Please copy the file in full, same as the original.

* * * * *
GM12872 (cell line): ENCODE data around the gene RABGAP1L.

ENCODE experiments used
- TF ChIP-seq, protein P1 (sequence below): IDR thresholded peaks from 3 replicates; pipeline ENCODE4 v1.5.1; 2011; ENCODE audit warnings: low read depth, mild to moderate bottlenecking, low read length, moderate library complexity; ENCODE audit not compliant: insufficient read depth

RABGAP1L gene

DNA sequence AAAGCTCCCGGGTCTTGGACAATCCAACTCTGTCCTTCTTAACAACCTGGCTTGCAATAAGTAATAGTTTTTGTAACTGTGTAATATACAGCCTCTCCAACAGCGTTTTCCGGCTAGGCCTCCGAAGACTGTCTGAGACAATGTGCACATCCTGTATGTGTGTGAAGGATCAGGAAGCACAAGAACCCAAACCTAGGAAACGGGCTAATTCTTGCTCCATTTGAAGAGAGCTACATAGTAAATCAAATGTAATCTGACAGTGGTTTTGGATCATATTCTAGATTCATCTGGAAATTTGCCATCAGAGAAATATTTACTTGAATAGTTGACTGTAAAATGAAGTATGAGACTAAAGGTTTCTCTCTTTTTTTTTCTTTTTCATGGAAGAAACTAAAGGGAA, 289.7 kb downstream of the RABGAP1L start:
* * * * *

GM12872 (cell line): ENCODE data around the gene RABGAP1L.

ENCODE experiments used
- TF ChIP-seq, protein P1 (sequence below): IDR thresholded peaks from 3 replicates; pipeline ENCODE4 v1.5.1; 2011; ENCODE audit warnings: low read depth, mild to moderate bottlenecking, low read length, moderate library complexity; ENCODE audit not compliant: insufficient read depth

RABGAP1L gene

DNA sequence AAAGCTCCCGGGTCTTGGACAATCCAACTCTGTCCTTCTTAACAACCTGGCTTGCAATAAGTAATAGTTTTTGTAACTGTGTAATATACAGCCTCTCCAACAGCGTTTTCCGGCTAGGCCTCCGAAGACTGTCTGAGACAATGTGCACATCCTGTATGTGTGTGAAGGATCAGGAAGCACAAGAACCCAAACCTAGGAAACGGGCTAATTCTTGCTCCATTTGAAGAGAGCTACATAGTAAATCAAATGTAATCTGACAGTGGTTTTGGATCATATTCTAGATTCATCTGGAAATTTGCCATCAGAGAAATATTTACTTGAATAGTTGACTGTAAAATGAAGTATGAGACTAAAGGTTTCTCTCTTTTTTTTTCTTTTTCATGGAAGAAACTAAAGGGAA, 289.7 kb downstream of the RABGAP1L start: